There was no one about. No one. No one walking at 4.30 am except me. One or two taxis went by, their lights off, no longer taking bookings. No wonder. The world, except me, is asleep.
The tide was coming in. It had been high the night before for the road was strewn with shale. Early breakfast then off to Llanbadarn Church for early Communion. We were the first there. The curate was shy, diffident. Are you visiting? he asked. We sat in the Lady Chapel. He knows his way. Altar boy, choirboy, Head Chorister. So many years. Years before I knew him. His brothers did it too. Traditional. Welsh families. Not now. Not now. There were five of us in all, including the curate. I liked the silences. I could hear a robin in the churchyard chirruping.
The tree over his parents’ stone is leafless now. It is gnarled and thorny. The stone is wet with rainwater. He bends down to pick off a slug. Next year I will plant some snowdrops, I say. Yes, he says, his voice catching. Yes, that would be nice.
It is so quiet. I can hear the ticking of my clock in the bedroom.
We listened to the Kings College choir while I prepared the meal. No big fanfare. Cold cuts for him and sprouts for me. The Puritans banned turkey and all that spicy food. Did you know that spicy food was an expression of wealth? They had to come from the Indies back then. The things one picks up. I like it. I am a magpie for it.
The communion wine makes me feel a little heady. The other members of the congregation were two men. One middle-aged, the other quite elderly. The elderly one had a hearing-aid, it whistled. He read the lesson. We all came in jeans and waterproofs. The rain is cold and hard. Bless them in Cumbria. I think of them.
I called them yesterday. My sisters and then her. She said she loved me and that she was tired. Spring will come soon, she said. Is there snow? I asked. No, not yet she said. Do you have a tree there? I asked. Yes, she said, and stars, lots of stars. She said she loved me. I hope it was me she was thinking of. I hope so. I hope so.
An etiquette specialist on the radio talking about when posh people open their presents on Christmas Day. In the interregnum, he said, between breakfast and luncheon.
There are still some students left in town. Stragglers with no homes to go to. There were two lights on in Alexandra Hall. I remember at my boarding school the girls who had to stay behind over Christmas. One house-mistress between them, or they had to shift their things into the San. I felt so sorry for them. A coldness. A left-behind-ness. The other day there were four boys walking along Llanbadarn Road as I set out. They were noisy, walking fast, if a little chaotically. I walked into the road to give them room. They walked on. One called out Merry Christmas. Merry Christmas, I replied, smiling at being noticed. It was enough, that. Then later coming towards home. Another four students, three boys and a girl. One of them was peeing in a grate. I could hear the stream in the dark. Then a tall boy in a t-shirt put his hands in the air as I approached. Don’t stab me, he said. I smiled to myself and keep walking. I thought he was going to stab me, he says to his friend. The girl is saying, no Steve, I know exactly where they live. To your right, they live over there. Later, I could still hear them shouting. One of them had had a whole chicken in a plastic covered tray.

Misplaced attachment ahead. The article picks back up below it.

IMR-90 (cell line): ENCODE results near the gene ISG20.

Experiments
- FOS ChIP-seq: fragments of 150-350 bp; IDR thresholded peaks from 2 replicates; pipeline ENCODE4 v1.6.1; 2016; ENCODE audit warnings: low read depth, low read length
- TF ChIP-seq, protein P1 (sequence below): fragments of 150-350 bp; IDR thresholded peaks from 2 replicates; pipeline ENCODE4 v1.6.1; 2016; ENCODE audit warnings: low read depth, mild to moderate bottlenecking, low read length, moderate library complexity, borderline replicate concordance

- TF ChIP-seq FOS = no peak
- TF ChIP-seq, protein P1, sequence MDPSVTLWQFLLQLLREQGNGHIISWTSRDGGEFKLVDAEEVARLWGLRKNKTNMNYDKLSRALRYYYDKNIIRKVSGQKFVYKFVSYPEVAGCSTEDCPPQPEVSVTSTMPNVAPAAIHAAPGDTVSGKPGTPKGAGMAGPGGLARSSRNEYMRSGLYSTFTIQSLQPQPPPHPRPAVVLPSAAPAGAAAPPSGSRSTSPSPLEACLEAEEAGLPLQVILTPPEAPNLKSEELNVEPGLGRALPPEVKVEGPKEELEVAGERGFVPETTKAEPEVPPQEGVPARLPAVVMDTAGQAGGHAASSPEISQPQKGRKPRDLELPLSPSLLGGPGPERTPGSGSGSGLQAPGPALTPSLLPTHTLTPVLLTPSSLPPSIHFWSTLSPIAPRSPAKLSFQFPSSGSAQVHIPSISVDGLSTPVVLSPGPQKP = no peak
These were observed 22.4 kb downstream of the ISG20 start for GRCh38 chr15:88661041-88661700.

‘This Barret Meeks, is your work,’ thinks the main protagonist in Michael Cunningham’s novel The Snow Queen, ‘you witness and you compile. You persevere…….the building of a high-profile career is not required, not even of those gifted with greater-than-average powers of mind…God…does not need you…to arrive, at the end, in the cloud field, with its remote golden spires, bearing an armload of earthly accomplishments.’ No. It is enough to witness. To bear witness. As I do now. Paying attention.
I like the rituals. The ritual of sharing bread and wine. Drink, eat and be merry, my loves. I think of you, all of you. Merry Christmas, Nadolig Llawen, God Jul. x